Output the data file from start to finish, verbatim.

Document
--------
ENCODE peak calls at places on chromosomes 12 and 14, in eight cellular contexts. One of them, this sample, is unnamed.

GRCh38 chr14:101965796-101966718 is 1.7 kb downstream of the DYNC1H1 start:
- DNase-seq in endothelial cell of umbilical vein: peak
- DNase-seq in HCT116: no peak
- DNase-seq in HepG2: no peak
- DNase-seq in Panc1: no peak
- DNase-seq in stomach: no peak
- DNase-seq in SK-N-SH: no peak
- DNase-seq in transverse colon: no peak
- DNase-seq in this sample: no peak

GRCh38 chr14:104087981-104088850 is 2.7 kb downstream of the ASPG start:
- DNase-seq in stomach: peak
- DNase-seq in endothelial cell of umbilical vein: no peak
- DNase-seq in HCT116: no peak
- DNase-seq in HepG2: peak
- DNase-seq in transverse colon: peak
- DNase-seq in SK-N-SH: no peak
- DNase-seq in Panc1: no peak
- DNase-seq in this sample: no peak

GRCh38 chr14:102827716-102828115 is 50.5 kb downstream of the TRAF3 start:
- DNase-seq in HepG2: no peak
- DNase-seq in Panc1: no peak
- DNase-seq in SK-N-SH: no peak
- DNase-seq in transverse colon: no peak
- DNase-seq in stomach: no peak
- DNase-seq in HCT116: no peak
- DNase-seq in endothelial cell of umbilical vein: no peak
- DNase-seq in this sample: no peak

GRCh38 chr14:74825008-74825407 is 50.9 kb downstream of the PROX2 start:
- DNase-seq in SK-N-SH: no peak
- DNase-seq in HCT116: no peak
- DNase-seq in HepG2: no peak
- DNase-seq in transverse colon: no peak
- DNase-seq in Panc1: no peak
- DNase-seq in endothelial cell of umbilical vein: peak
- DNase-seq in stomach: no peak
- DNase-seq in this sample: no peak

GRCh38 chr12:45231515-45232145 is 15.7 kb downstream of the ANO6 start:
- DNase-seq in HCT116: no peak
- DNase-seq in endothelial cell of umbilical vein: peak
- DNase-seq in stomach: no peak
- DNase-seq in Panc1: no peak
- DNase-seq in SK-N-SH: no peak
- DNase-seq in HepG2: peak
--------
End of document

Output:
ENCODE peak calls at places on chromosomes 12 and 14, in eight cellular contexts. One of them, this sample, is unnamed.

GRCh38 chr14:101965796-101966718 is 1.7 kb downstream of the DYNC1H1 start:
- DNase-seq in endothelial cell of umbilical vein: peak
- DNase-seq in HCT116: no peak
- DNase-seq in HepG2: no peak
- DNase-seq in Panc1: no peak
- DNase-seq in stomach: no peak
- DNase-seq in SK-N-SH: no peak
- DNase-seq in transverse colon: no peak
- DNase-seq in this sample: no peak

GRCh38 chr14:104087981-104088850 is 2.7 kb downstream of the ASPG start:
- DNase-seq in stomach: peak
- DNase-seq in endothelial cell of umbilical vein: no peak
- DNase-seq in HCT116: no peak
- DNase-seq in HepG2: peak
- DNase-seq in transverse colon: peak
- DNase-seq in SK-N-SH: no peak
- DNase-seq in Panc1: no peak
- DNase-seq in this sample: no peak

GRCh38 chr14:102827716-102828115 is 50.5 kb downstream of the TRAF3 start:
- DNase-seq in HepG2: no peak
- DNase-seq in Panc1: no peak
- DNase-seq in SK-N-SH: no peak
- DNase-seq in transverse colon: no peak
- DNase-seq in stomach: no peak
- DNase-seq in HCT116: no peak
- DNase-seq in endothelial cell of umbilical vein: no peak
- DNase-seq in this sample: no peak

GRCh38 chr14:74825008-74825407 is 50.9 kb downstream of the PROX2 start:
- DNase-seq in SK-N-SH: no peak
- DNase-seq in HCT116: no peak
- DNase-seq in HepG2: no peak
- DNase-seq in transverse colon: no peak
- DNase-seq in Panc1: no peak
- DNase-seq in endothelial cell of umbilical vein: peak
- DNase-seq in stomach: no peak
- DNase-seq in this sample: no peak

GRCh38 chr12:45231515-45232145 is 15.7 kb downstream of the ANO6 start:
- DNase-seq in HCT116: no peak
- DNase-seq in endothelial cell of umbilical vein: peak
- DNase-seq in stomach: no peak
- DNase-seq in Panc1: no peak
- DNase-seq in SK-N-SH: no peak
- DNase-seq in HepG2: peak